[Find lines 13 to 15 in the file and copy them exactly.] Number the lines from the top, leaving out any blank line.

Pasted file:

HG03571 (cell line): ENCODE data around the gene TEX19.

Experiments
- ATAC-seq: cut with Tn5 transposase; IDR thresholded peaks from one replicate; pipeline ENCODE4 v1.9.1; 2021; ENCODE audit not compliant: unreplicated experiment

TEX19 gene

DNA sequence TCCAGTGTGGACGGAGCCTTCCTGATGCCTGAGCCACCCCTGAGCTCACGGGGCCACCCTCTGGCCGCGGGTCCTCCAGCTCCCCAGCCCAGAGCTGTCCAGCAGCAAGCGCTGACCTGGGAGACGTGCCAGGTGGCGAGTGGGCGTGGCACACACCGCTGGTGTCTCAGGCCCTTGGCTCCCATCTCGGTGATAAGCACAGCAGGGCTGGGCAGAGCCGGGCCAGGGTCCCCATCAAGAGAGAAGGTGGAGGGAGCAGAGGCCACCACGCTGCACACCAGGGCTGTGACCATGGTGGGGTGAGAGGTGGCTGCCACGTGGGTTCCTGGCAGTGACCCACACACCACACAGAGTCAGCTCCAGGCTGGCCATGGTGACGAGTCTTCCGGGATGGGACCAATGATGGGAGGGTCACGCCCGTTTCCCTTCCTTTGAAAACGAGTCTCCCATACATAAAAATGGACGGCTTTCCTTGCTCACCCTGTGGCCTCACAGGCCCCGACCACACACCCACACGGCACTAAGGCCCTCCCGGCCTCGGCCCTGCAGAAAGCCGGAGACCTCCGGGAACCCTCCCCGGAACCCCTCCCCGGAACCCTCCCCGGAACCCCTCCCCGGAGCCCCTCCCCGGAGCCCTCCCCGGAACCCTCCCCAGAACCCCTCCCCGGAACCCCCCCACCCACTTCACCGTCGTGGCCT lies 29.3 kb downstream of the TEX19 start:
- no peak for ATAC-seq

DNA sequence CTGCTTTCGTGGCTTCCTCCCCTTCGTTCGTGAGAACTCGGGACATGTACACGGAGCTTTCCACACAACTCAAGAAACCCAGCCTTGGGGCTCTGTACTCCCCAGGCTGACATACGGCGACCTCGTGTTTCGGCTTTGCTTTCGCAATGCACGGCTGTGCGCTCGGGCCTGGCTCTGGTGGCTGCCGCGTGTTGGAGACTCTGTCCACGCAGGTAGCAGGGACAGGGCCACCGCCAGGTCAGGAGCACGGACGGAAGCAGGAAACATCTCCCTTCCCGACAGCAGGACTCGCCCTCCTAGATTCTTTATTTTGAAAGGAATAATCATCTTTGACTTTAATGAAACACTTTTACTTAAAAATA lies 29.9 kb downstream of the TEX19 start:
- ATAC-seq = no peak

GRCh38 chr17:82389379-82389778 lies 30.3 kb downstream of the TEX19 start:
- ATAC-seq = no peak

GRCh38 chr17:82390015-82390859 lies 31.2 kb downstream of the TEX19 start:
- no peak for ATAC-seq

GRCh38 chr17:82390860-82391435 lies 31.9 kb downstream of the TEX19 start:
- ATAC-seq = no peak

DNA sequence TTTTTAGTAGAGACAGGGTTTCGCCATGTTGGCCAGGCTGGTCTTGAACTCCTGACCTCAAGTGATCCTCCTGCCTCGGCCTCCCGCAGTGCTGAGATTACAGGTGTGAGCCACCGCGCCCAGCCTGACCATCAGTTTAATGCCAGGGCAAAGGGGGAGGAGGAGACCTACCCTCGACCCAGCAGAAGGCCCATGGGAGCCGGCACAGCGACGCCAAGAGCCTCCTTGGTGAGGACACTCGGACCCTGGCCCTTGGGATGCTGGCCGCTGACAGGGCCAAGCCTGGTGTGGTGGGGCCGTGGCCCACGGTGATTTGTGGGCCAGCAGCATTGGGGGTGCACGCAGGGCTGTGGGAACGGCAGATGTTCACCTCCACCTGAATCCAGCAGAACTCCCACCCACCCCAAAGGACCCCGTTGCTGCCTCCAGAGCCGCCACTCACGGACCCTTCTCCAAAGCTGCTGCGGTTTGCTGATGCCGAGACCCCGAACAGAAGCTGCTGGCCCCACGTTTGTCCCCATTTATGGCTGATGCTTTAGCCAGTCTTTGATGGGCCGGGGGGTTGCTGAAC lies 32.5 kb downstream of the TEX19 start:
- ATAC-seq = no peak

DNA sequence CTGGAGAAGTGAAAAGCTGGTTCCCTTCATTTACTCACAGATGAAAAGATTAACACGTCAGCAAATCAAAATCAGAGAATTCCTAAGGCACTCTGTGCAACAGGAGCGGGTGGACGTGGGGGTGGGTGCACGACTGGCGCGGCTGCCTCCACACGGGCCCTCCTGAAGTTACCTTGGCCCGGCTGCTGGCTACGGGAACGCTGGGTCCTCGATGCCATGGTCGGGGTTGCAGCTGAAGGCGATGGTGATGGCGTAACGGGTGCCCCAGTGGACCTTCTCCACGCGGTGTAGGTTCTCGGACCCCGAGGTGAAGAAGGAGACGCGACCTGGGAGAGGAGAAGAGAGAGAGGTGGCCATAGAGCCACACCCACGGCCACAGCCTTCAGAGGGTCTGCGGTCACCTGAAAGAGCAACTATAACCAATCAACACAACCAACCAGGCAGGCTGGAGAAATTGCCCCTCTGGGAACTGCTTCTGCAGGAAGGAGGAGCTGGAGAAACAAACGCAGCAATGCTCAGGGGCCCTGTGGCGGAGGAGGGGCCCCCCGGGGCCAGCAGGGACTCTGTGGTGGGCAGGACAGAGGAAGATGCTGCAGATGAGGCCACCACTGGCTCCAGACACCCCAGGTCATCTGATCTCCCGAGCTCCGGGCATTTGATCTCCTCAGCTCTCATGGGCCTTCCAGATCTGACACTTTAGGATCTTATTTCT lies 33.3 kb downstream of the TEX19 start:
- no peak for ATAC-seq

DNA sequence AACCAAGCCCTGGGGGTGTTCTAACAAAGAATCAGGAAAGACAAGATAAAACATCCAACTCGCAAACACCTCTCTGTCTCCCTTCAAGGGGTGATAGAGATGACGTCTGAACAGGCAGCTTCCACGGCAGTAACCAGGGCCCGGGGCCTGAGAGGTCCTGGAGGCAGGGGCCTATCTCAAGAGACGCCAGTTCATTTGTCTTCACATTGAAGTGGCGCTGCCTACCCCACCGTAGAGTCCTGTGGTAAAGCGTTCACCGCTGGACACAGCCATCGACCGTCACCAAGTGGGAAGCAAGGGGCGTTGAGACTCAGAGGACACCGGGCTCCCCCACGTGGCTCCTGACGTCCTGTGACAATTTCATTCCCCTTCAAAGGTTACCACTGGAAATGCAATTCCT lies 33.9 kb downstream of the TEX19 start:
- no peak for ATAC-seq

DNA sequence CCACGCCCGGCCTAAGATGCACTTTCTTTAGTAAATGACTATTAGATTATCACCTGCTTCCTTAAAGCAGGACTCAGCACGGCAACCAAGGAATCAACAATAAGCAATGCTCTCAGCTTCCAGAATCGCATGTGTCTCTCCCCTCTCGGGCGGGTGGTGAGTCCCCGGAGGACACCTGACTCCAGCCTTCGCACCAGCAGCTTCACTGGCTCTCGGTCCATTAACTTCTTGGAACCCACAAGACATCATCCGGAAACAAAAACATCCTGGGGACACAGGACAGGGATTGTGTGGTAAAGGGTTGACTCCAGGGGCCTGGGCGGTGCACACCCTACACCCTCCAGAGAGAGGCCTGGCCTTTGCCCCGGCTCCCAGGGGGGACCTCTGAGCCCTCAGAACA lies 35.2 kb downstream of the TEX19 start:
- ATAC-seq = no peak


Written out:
GRCh38 chr17:82390860-82391435 lies 31.9 kb downstream of the TEX19 start:
- ATAC-seq = no peak

DNA sequence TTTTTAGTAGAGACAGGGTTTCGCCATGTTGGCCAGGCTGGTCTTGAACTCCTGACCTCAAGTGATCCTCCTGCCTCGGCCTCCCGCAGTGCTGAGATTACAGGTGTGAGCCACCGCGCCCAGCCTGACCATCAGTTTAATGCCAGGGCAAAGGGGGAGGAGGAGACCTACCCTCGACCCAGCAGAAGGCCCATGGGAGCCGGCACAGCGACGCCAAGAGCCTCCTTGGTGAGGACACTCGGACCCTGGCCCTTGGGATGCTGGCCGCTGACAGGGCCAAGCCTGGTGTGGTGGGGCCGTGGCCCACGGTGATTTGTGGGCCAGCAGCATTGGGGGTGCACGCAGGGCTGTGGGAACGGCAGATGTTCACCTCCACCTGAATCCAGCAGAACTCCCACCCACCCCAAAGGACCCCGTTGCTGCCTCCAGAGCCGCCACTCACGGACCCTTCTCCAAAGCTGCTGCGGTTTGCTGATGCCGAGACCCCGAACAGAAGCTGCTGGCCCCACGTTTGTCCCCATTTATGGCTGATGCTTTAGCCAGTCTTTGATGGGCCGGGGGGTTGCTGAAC lies 32.5 kb downstream of the TEX19 start: